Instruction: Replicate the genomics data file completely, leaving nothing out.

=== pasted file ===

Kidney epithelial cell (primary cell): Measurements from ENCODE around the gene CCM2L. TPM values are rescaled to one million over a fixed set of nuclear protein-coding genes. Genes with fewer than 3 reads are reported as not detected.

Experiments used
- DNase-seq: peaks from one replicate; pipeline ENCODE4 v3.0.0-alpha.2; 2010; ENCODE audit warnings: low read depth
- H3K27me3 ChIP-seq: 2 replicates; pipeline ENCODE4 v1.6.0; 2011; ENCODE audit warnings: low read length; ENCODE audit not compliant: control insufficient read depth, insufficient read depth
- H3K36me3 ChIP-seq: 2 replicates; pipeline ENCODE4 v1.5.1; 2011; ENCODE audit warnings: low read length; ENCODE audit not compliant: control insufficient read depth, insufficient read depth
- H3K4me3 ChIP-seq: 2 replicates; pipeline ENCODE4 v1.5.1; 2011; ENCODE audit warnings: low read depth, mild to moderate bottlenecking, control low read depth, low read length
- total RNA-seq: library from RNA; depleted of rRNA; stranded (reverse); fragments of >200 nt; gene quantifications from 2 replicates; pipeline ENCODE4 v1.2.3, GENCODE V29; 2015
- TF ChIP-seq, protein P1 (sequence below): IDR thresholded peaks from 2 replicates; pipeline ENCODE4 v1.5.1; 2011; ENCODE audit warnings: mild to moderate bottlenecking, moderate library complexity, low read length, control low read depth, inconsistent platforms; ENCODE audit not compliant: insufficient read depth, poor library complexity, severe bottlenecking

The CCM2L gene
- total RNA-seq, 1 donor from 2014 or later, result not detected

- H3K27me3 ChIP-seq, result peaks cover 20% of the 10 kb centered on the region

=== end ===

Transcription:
Kidney epithelial cell (primary cell): Measurements from ENCODE around the gene CCM2L. TPM values are rescaled to one million over a fixed set of nuclear protein-coding genes. Genes with fewer than 3 reads are reported as not detected.

Experiments used
- DNase-seq: peaks from one replicate; pipeline ENCODE4 v3.0.0-alpha.2; 2010; ENCODE audit warnings: low read depth
- H3K27me3 ChIP-seq: 2 replicates; pipeline ENCODE4 v1.6.0; 2011; ENCODE audit warnings: low read length; ENCODE audit not compliant: control insufficient read depth, insufficient read depth
- H3K36me3 ChIP-seq: 2 replicates; pipeline ENCODE4 v1.5.1; 2011; ENCODE audit warnings: low read length; ENCODE audit not compliant: control insufficient read depth, insufficient read depth
- H3K4me3 ChIP-seq: 2 replicates; pipeline ENCODE4 v1.5.1; 2011; ENCODE audit warnings: low read depth, mild to moderate bottlenecking, control low read depth, low read length
- total RNA-seq: library from RNA; depleted of rRNA; stranded (reverse); fragments of >200 nt; gene quantifications from 2 replicates; pipeline ENCODE4 v1.2.3, GENCODE V29; 2015
- TF ChIP-seq, protein P1 (sequence below): IDR thresholded peaks from 2 replicates; pipeline ENCODE4 v1.5.1; 2011; ENCODE audit warnings: mild to moderate bottlenecking, moderate library complexity, low read length, control low read depth, inconsistent platforms; ENCODE audit not compliant: insufficient read depth, poor library complexity, severe bottlenecking

The CCM2L gene
- total RNA-seq, 1 donor from 2014 or later, result not detected

- H3K27me3 ChIP-seq, result peaks cover 20% of the 10 kb centered on the region